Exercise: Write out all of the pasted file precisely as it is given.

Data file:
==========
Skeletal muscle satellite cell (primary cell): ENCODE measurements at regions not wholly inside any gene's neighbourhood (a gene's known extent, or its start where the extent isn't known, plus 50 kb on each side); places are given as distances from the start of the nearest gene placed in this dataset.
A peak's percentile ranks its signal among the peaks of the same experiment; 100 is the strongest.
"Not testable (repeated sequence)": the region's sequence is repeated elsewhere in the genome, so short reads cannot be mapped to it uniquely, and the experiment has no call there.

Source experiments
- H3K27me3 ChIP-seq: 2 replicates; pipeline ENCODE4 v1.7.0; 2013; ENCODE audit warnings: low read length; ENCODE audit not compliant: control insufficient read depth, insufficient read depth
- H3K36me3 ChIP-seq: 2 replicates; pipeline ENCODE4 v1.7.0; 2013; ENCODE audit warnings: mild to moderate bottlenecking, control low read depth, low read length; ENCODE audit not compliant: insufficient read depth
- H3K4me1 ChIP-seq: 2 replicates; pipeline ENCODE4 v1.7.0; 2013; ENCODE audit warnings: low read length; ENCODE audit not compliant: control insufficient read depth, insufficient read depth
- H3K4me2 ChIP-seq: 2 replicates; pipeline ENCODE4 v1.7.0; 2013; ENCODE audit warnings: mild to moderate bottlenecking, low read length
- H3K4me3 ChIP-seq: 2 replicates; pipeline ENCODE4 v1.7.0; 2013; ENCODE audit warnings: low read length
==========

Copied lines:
Skeletal muscle satellite cell (primary cell): ENCODE measurements at regions not wholly inside any gene's neighbourhood (a gene's known extent, or its start where the extent isn't known, plus 50 kb on each side); places are given as distances from the start of the nearest gene placed in this dataset.
A peak's percentile ranks its signal among the peaks of the same experiment; 100 is the strongest.
"Not testable (repeated sequence)": the region's sequence is repeated elsewhere in the genome, so short reads cannot be mapped to it uniquely, and the experiment has no call there.

Source experiments
- H3K27me3 ChIP-seq: 2 replicates; pipeline ENCODE4 v1.7.0; 2013; ENCODE audit warnings: low read length; ENCODE audit not compliant: control insufficient read depth, insufficient read depth
- H3K36me3 ChIP-seq: 2 replicates; pipeline ENCODE4 v1.7.0; 2013; ENCODE audit warnings: mild to moderate bottlenecking, control low read depth, low read length; ENCODE audit not compliant: insufficient read depth
- H3K4me1 ChIP-seq: 2 replicates; pipeline ENCODE4 v1.7.0; 2013; ENCODE audit warnings: low read length; ENCODE audit not compliant: control insufficient read depth, insufficient read depth
- H3K4me2 ChIP-seq: 2 replicates; pipeline ENCODE4 v1.7.0; 2013; ENCODE audit warnings: mild to moderate bottlenecking, low read length
- H3K4me3 ChIP-seq: 2 replicates; pipeline ENCODE4 v1.7.0; 2013; ENCODE audit warnings: low read length